Leading the Porsche customer cars is the No. 96 Pfaff Motorsport Porsche 911 GT3 R driven by Scott Hargrove (Canada). Hargrove currently leads the PWC GT Sprint and Overall driver point standings by virtue of winning the first two Sprint races of the year at St. Petersburg, Florida and taking a third and fourth-place finish, co-driving with Wolf Henzler (Germany), in the two SprintX races at the Circuit of the Americas (COTA). The single 50-minute feature scheduled to take the green flag at 9:45 a.m. PDT/12:45 p.m. EDT on Sunday will see the two-time Ultra 94 Porsche GT3 Cup Challenge Canada by Yokohama champ solo in the GT class car prepared by one of Canada’s premier Porsche dealers, Pfaff of Vaughn, Ontario.
Porsche factory driver Michael Christensen (Denmark) will be behind the wheel of the No. 24 Alegra Motorsports 911 GT3 R. The driver and team are new to PWC in 2018 but not to the city street circuit in Long Beach. Having won the 2017 Rolex 24 At Daytona, the team raced in the IMSA WeatherTech Championship event with their GT3 R here last season.
The No. 41 GMG-prepared Porsche 911 GT3 R driven by Alec Udell (The Woodlands, Texas) makes its second start of 2018 after debuting at COTA. The 2016 PWC GT Cup Champion made his first career “Pro” start at Long Beach last year.
Black Swan Racing brings three cars to the “Granddaddy of North American Street Circuits” – two in the GTA (GT Amateur) class and a single entry in the GTSA category. It is the most cars ever entered by the Tim Pappas (Boston, Massachusetts)-owned program in any event. David Calvert-Jones (Australia) will run the No. 12 Porsche 911 GT3 R while Pappas will pilot his traditional No. 54 911 in GTA. Black Swan are focused on the SprintX championship as well as the Intercontinental GT Challenge series this year but opted to make the most out of the high-profile Long Beach sprint format race. In addition to the GT class Porsche entries, Black Swan also recently announced the No. 7 Cayman GT4 Clubsport MR for the GTS Invitational race at Long Beach. Raced at the same time as the GT feature, the GT4-spec class will see Motocross legend and Indianapolis 500 runner-up Jeff Ward (San Juan Capistrano, California) make his PWC debut in the mid-engine Porsche.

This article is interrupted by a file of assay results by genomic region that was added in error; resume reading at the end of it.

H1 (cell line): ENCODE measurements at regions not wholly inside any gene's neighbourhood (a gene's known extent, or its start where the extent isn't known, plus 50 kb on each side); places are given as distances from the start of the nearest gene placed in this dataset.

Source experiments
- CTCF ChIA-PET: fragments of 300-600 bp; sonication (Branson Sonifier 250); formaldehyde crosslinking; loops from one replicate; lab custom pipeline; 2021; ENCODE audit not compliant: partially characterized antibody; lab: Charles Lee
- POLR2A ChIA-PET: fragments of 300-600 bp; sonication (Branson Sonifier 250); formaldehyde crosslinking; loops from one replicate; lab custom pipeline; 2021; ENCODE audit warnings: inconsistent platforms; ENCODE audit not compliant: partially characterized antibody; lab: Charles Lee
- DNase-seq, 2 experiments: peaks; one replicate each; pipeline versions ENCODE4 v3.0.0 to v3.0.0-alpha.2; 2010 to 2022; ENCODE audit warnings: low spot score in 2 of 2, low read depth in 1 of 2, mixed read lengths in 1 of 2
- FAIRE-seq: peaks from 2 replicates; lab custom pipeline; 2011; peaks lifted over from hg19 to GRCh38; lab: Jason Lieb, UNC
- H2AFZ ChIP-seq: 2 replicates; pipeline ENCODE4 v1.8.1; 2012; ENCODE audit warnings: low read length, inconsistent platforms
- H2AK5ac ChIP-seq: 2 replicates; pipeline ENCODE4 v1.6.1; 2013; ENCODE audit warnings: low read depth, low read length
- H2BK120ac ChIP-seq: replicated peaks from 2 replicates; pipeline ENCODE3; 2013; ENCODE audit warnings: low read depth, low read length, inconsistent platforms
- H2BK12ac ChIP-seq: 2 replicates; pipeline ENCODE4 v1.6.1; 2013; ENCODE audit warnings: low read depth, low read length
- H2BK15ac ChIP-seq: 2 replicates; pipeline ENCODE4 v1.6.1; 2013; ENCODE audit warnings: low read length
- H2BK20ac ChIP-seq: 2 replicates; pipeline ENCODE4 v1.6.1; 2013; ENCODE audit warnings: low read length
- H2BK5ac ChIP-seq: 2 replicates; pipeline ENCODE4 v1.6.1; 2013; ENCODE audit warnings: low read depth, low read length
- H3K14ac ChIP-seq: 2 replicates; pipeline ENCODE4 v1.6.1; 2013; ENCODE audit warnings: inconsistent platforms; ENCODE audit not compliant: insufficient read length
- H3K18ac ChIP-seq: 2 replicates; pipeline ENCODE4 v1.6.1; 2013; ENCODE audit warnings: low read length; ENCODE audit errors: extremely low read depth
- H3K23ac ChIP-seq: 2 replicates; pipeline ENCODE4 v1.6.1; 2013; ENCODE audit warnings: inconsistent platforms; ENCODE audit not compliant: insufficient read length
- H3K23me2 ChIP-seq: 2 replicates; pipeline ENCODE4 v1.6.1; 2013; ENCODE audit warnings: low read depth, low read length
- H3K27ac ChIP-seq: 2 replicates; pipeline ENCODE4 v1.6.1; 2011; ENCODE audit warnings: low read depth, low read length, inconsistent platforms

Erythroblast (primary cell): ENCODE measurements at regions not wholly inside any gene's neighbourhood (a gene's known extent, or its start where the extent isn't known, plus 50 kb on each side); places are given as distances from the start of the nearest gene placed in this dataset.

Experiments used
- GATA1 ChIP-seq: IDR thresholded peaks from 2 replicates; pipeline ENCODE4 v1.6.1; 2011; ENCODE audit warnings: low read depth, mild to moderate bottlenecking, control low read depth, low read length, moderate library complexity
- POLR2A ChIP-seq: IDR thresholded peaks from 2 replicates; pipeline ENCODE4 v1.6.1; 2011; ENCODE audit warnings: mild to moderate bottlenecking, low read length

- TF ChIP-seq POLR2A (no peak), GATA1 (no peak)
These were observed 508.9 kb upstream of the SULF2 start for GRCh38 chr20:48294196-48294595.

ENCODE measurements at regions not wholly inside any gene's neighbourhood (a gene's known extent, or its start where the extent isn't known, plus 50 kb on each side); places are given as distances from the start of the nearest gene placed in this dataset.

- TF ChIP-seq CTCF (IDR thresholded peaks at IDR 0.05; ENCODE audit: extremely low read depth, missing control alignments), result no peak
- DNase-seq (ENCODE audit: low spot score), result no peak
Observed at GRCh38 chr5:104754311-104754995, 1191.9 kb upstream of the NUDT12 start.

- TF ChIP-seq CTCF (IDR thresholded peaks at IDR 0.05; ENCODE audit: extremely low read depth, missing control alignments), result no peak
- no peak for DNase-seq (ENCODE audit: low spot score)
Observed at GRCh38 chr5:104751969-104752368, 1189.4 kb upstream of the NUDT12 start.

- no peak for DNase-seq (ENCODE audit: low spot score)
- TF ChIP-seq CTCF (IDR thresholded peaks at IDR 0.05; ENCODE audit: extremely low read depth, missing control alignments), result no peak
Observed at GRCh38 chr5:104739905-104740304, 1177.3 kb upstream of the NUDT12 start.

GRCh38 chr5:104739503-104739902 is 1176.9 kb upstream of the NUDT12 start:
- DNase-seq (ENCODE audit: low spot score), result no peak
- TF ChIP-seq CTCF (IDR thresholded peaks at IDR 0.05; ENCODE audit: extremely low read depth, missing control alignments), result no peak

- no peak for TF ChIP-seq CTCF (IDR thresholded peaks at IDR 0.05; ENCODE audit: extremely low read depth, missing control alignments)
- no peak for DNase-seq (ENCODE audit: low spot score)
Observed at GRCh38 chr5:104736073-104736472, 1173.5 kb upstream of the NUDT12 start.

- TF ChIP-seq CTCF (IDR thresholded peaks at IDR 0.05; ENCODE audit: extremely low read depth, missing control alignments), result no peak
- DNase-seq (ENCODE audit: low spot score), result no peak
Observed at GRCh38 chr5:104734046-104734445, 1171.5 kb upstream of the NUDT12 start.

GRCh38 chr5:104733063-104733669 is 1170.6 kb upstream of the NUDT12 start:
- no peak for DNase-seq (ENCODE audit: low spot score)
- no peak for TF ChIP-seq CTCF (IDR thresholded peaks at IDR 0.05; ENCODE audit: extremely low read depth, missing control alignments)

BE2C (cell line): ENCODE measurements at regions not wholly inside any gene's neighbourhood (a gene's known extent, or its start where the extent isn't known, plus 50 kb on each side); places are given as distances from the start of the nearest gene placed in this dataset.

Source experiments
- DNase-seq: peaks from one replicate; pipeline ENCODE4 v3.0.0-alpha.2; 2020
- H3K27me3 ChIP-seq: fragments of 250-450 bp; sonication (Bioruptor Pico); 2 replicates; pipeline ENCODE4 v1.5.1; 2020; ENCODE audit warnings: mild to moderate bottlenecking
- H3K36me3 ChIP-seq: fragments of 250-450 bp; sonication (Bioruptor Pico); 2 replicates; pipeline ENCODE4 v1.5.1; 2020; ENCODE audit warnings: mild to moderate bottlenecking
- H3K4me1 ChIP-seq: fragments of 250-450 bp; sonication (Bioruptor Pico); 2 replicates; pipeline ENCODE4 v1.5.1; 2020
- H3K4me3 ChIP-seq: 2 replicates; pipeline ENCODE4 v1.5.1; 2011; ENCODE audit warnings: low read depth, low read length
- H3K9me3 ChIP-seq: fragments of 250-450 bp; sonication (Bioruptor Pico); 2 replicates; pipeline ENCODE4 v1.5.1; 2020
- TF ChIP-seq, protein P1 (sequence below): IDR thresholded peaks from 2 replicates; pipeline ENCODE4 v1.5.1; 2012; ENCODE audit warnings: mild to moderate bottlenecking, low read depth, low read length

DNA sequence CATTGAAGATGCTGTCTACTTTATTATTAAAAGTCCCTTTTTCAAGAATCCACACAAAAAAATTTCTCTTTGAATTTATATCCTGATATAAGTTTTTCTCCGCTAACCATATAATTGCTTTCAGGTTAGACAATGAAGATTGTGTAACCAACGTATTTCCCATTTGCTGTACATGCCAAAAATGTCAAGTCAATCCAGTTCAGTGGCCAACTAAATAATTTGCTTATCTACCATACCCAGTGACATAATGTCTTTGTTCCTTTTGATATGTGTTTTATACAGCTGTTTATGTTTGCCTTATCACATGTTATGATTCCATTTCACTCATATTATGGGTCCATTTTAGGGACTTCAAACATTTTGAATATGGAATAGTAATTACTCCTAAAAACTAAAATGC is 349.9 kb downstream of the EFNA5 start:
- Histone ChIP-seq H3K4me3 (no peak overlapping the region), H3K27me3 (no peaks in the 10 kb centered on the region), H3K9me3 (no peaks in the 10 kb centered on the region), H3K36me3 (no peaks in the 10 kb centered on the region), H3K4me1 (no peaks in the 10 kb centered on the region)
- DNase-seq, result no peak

Veteran race team and longtime Porsche entrant TRG brings its own Cayman GT4 Clubsport MR for Spencer Pumpelly (Atlanta, Georgia). Pumpelly has a long and successful history with the team. The veteran racer, who co-drives with Christensen in the Alegra cars for the SprintX rounds, opened his 2018 race season with a Cayman victory in the IMSA Continental Tire Sports Car Challenge race at Daytona earlier this year.
Practice gets underway on Friday morning for PWC with qualifying on Saturday morning and the race on Sunday, April 15.
Porsche Safety. Porsche Provides Safety and Support Cars to WEC until 2020.
Starting with the World Endurance Championship’s Prologue testing event last weekend until 2020, the Porsche 911 Turbo will be the safety car for the FIA World Endurance Championship (WEC). The all-wheel-drive 911 produces 540 hp (397 kW) and sprints from zero to 60 mph in 3.0 seconds. Technologically, the safety car corresponds largely to the production vehicle. Only a few race-specific modifications were added, such as the light bar on the roof and a radio for contacting the race director, with the brakes and suspension optimized for the racetrack. The matte-black design with glossy red stripes is modeled on the Porsche emblem design of the factory race cars.